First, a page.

Wool has a rich and deep history - its use goes back to the stone age and is connected to survival, trade, and the economies of numerous societies. Many of the techniques used in wool production today haven’t changed much in the past century, in particular wasteful industrial processes like burning residues. Meanwhile, traditional techniques that both represent heritage and may be more environmentally or socially relevant are at risk of being lost.
There are already some examples of initiatives that are reshaping local value-chains around wool, addressing every step from farmers, spinners, weavers, designers and makers all the way beyond the consumer to waste and up-cycling centres that can give old wool new life.
For shemakes, this opens up many challenges in terms of design, engineering and community engagement. That’s why shemakes partners and labs are studying wool from the ground up as a transversal project. In particular, we envisage creating “micro-factories” for wool processing.
The investigation dives into three dimensions:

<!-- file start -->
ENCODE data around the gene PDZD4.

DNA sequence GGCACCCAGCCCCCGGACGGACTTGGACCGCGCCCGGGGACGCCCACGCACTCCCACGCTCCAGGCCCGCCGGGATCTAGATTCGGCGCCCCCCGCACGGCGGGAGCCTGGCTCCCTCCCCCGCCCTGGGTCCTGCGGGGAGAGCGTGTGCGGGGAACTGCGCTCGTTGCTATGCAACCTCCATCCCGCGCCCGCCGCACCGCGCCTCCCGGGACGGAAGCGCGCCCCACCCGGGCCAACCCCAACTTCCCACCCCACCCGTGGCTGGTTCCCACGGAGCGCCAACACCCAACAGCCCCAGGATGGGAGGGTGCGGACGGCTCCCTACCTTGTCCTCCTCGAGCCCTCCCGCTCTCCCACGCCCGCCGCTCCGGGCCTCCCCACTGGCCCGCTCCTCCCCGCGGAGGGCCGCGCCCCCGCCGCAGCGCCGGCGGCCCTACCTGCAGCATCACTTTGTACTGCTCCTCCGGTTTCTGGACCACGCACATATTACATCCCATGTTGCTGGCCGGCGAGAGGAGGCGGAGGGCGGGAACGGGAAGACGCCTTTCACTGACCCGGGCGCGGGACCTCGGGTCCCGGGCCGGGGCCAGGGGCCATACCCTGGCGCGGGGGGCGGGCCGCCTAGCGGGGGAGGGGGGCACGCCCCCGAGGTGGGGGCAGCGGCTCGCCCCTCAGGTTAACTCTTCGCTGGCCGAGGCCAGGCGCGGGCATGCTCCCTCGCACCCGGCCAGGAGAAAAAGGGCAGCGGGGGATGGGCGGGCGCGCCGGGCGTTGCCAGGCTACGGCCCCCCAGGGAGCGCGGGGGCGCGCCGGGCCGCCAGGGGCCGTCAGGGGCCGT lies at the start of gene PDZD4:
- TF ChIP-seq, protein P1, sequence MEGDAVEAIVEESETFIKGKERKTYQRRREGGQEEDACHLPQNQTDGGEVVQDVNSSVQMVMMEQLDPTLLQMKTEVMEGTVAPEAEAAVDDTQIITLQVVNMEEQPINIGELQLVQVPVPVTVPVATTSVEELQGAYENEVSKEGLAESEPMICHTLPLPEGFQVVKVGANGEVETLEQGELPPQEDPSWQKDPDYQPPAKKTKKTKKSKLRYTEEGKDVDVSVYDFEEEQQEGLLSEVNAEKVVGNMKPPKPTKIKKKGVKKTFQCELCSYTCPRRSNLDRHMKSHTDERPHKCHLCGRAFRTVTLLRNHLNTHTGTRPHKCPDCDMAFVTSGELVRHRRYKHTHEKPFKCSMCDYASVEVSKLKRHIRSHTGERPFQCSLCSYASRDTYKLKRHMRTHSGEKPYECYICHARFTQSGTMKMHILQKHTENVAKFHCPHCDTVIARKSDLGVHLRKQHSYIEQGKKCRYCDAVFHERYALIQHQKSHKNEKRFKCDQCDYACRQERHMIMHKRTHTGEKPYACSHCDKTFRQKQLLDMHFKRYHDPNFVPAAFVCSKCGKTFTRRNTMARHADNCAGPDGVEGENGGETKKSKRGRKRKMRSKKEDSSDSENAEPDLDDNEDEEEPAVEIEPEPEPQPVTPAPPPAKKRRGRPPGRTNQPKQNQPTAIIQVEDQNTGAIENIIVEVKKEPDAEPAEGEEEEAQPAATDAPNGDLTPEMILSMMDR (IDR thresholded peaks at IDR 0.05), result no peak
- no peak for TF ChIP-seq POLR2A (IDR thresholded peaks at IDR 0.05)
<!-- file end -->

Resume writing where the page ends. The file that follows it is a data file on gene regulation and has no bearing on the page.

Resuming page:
- Place / connects different locations, observes localized practises and creates a common knowledge base. We look at the resources of each specific place, its cultural heritage and wool-related processes, while thinking about how to work with locals towards socially sustainable practices, creating design interventions between labs and other stakeholders (from farmers to industry to recycling).
- Design / zooming into the properties of the resource and its diversity, the design phase examines extant techniques and experiments with new techniques. We will imagine and design applications such as boots, hats, insulation, carpets, pots... We will have the possibility to test natural and bacterial dyeing with various types of wool.
- Make / looks at the machines, the equipment and tools that support wool processing, exploring past, ongoing and future forms of production. We will collect, hack and create open-source tools like weaving looms, spinning wheels, and other machines for brushing, shearing, felting, tufting, etc.
Read further details about our experimentation with wool in the shemakes Open Toolkit.